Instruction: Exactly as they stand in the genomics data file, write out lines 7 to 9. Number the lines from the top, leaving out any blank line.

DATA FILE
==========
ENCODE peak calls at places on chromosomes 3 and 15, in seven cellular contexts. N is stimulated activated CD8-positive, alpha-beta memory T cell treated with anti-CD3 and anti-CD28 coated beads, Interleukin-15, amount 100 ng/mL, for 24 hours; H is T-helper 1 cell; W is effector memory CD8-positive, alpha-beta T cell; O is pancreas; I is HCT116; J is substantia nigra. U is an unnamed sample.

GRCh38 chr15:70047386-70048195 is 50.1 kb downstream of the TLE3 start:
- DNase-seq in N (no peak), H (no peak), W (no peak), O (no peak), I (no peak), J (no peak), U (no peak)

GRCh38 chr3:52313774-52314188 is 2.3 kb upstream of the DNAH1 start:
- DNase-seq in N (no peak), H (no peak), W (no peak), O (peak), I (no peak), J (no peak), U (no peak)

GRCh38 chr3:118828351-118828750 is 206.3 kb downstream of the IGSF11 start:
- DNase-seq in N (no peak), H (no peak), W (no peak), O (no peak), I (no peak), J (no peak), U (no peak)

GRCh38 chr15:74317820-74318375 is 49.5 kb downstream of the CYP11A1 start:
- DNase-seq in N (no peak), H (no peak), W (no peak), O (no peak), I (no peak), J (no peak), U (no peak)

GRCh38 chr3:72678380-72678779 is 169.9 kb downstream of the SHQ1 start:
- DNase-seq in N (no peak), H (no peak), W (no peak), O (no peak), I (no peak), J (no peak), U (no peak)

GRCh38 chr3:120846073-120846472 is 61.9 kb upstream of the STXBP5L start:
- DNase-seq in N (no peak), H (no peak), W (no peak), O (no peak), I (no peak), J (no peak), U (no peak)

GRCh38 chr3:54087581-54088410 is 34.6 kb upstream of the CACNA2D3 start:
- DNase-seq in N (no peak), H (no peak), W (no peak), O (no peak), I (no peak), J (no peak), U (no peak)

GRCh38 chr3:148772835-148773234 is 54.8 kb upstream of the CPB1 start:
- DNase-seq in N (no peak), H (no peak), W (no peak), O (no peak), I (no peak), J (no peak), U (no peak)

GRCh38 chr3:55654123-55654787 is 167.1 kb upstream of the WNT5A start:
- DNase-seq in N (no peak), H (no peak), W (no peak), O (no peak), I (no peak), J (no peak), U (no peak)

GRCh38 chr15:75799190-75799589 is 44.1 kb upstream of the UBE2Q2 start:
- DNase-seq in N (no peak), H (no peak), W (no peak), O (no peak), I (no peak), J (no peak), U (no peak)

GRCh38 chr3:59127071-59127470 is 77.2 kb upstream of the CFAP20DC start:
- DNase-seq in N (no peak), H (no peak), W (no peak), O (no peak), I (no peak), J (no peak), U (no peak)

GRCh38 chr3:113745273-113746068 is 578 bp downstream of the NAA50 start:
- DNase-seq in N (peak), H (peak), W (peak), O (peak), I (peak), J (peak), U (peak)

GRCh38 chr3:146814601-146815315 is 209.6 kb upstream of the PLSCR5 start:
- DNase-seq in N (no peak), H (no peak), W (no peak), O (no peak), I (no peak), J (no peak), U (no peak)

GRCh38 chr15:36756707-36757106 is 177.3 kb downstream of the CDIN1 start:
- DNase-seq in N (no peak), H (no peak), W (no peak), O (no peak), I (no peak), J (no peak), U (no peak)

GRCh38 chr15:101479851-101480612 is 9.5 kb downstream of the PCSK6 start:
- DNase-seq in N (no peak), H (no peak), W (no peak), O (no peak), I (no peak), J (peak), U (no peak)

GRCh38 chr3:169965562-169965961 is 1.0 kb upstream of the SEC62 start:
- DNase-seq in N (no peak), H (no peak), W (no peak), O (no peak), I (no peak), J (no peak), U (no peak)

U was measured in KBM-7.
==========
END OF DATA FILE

- DNase-seq in N (no peak), H (no peak), W (no peak), O (no peak), I (no peak), J (no peak), U (no peak)

GRCh38 chr15:74317820-74318375 is 49.5 kb downstream of the CYP11A1 start:
- DNase-seq in N (no peak), H (no peak), W (no peak), O (no peak), I (no peak), J (no peak), U (no peak)